The Decedent’s testamentary instruments were drafted without his wife’s knowledge or involvement, with the exception of two instruments: (1) a codicil in anticipation of the couple’s trip to Cambodia, which, by its terms, expired upon their return; and (2) an unsigned Will bequeathing to Plaintiff one-half of his adjusted gross estate, which the Decedent gave to Plaintiff as an anniversary present. At the time of this gift, the Decedent reassured Plaintiff, by letter, that she would be informed if he were to execute a new Will that reduced her interest in his estate. Throughout this period, Plaintiff was also represented by Defendants in connection with her own estate plans, and jointly with her husband in connection with the purchase of an apartment.
It was only after the Decedent’s death that the Separation Agreement surfaced in Defendants’ file, in response to a claim by his son for one-half of the probate estate. The estate settled with the Decedent’s son, as a creditor of the estate, for approximately $20 million. Plaintiff subsequently sued Defendants for legal malpractice, claiming a loss of approximately $9 million due to their failure to inform Decedent about the existence of the Separation Agreement; she alleged that the Agreement should have been considered, resulting in alternative planning options to allow the Decedent to fulfill his intent as expressed in his Will. Defendants moved to dismiss, contending that they owed no duty to Plaintiff with regard to Decedent’s estate planning, as they never represented the couple jointly in this capacity. The Court agreed.
Despite Plaintiff’s contentions that she and the Decedent were represented jointly by Defendants, the Court explained that “[a] party’s ‘subjective belief as to the existence of an attorney-client relationship is not dispositive’” (id., quoting Weadick v Herlihy, 16 AD3d 223, 224 [1st Dept 2005]). Moreover, the Court rejected Plaintiff’s reliance on Prudential Ins. Co. of America v Dewey, Ballantine, Bushby, Palmer & Wood, 80 NY2d 377 (1992), in which it was recognized that the concept of privity was expanded to encompass the relationship between an attorney and a third party. In distinguishing Prudential, the Court explained that Plaintiff could not overcome the law that “a beneficiary has no cause of action against the attorney who negligently drafted a will” (Leff v Fulbright & Jaworski, LLP, et. al., citing Spivey v Pulley, 138 AD2d 563 [2d Dept 1988]).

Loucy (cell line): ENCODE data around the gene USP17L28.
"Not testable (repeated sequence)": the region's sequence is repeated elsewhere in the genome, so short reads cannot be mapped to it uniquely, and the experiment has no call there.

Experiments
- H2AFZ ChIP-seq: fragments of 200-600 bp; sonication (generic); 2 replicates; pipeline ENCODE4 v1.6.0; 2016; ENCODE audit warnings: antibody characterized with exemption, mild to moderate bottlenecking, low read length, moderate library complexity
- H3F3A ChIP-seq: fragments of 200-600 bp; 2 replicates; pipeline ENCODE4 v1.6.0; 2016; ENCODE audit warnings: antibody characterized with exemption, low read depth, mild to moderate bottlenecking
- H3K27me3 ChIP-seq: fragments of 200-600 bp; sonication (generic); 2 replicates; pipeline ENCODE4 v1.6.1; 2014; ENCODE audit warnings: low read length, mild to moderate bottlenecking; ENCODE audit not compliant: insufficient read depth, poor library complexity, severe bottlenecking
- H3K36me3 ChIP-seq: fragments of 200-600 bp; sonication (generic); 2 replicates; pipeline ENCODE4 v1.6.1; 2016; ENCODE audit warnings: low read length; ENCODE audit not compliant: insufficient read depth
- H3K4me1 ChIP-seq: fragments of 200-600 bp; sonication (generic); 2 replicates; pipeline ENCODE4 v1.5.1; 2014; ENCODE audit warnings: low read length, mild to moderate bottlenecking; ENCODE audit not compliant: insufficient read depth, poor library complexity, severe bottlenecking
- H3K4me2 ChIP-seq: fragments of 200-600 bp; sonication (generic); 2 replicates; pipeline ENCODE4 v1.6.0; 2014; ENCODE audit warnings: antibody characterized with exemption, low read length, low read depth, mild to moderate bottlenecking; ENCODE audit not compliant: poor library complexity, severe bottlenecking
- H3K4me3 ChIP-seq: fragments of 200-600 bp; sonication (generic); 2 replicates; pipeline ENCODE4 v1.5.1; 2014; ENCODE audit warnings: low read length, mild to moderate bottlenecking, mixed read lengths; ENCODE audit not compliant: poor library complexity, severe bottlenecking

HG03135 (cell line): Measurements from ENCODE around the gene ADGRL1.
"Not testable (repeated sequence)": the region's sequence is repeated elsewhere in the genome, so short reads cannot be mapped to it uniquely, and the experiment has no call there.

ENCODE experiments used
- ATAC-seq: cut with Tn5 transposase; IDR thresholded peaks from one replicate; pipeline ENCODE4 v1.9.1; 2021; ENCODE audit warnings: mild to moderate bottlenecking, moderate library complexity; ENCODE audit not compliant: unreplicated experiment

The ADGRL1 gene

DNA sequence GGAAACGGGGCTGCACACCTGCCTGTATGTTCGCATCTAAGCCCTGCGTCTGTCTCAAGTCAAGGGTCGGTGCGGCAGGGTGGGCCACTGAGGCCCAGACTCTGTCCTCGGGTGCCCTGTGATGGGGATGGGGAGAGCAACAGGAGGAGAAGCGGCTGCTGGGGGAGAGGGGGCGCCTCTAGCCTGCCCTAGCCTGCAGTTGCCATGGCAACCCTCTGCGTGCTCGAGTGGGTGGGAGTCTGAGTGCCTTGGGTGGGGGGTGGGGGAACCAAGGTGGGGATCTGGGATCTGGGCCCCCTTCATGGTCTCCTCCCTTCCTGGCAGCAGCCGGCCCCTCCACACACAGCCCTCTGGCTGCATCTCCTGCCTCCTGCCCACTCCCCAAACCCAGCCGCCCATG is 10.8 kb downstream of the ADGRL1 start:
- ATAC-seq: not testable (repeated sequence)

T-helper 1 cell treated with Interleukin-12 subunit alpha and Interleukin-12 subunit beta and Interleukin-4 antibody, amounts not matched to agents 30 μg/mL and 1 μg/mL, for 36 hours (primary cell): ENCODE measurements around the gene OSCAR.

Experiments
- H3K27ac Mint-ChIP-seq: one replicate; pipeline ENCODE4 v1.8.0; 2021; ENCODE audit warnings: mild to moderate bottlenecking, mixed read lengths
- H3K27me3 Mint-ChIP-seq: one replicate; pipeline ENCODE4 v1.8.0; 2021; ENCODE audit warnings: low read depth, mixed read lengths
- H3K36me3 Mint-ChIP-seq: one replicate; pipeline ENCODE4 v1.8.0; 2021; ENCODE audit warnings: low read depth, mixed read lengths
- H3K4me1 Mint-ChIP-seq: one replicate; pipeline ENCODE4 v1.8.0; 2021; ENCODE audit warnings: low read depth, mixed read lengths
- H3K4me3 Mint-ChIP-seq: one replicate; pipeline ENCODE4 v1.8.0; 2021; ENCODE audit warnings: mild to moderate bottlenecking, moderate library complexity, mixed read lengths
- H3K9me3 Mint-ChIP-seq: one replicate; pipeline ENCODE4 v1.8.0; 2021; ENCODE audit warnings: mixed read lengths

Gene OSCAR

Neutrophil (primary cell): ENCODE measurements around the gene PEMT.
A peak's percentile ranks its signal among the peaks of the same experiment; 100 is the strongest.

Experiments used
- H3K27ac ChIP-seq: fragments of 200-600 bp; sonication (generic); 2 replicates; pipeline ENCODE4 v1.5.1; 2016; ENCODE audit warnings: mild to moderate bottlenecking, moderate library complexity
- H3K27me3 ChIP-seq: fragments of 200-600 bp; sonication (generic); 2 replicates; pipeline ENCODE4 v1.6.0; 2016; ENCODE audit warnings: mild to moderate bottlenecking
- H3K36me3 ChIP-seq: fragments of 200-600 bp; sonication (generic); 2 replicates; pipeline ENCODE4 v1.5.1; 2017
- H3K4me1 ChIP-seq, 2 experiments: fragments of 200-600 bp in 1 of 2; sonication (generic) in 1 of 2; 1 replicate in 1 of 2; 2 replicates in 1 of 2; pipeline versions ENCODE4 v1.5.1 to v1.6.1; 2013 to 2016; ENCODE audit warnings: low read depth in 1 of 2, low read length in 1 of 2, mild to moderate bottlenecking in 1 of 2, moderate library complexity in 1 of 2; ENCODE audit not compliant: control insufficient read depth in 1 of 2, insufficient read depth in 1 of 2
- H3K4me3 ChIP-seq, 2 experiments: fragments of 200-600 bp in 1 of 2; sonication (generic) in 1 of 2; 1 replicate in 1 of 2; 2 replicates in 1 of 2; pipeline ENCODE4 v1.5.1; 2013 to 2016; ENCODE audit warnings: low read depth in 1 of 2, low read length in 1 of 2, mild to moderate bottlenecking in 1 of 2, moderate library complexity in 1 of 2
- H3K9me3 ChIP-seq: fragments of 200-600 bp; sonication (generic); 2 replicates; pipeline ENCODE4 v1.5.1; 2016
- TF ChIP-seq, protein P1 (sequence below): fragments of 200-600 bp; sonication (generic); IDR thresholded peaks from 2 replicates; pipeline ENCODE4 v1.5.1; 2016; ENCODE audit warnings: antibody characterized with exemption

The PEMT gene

In its decision, the Court relied upon Mali v De Forest & Duer, 160 AD2d 297 (1st Dept 1990). There, it was held that estate planning attorneys had no duty to a decedent’s son, a beneficiary of his father’s Will, despite the fact that the attorneys advised the son as to his own estate planning and were longtime advisors to the family (id., citing Mali v De Forest & Duer, 160 AD2d 297, 298). The Court also rejected Plaintiff’s arguments that “near privity” was created between her and Defendants with respect to the Decedent’s estate planning because the Defendants explained to her the import of one of the Decedent’s Wills, and occasionally updated her about the amount of her legacy upon her husband’s death. This relationship with respect to the Decedent’s estate plan was interpreted by the Court to be merely “fleeting contacts” (Leff v Fulbright & Jaworski, LLP, et. al. at 15).
Additionally noteworthy is that, in a footnote, the Court refused to embrace the discussions by the American College of Trust and Estate Counsel and the American Bar Association that “in the absence of an agreement to the contrary’ a husband and wife represented by the same counsel be presumed as joint clients” (id. at 15, fn 2). Thus, it was held that Defendants could not be liable to Plaintiff for any mistakes that they may have committed in their representation of the Decedent.
Notwithstanding the lack of privity, the Court further determined that “[Plaintiff’s] case falters inexorably on the issue of causation, simply because Plaintiff cannot prove that she would have received more money from [Decedent] ‘but for’ Defendants’ failure to inform [Decedent] of the existence and import of the Separation Agreement” (id. at 16)
Query, if the Court had determined that an attorney-client relationship had existed, permitting Plaintiff’s claim of legal malpractice, should the Court have so quickly dismissed her case on the issue of causation? Perhaps a hearing would have been beneficial prior to making such a determination. Plaintiff may have had adequate evidence to demonstrate alternative actions that could have been taken by Defendants, i.e., writings demonstrating that lifetime gifts to the Decedent’s son were advancements, or maybe the creation of trusts. It is a moot point here, but something to be considered for future cases.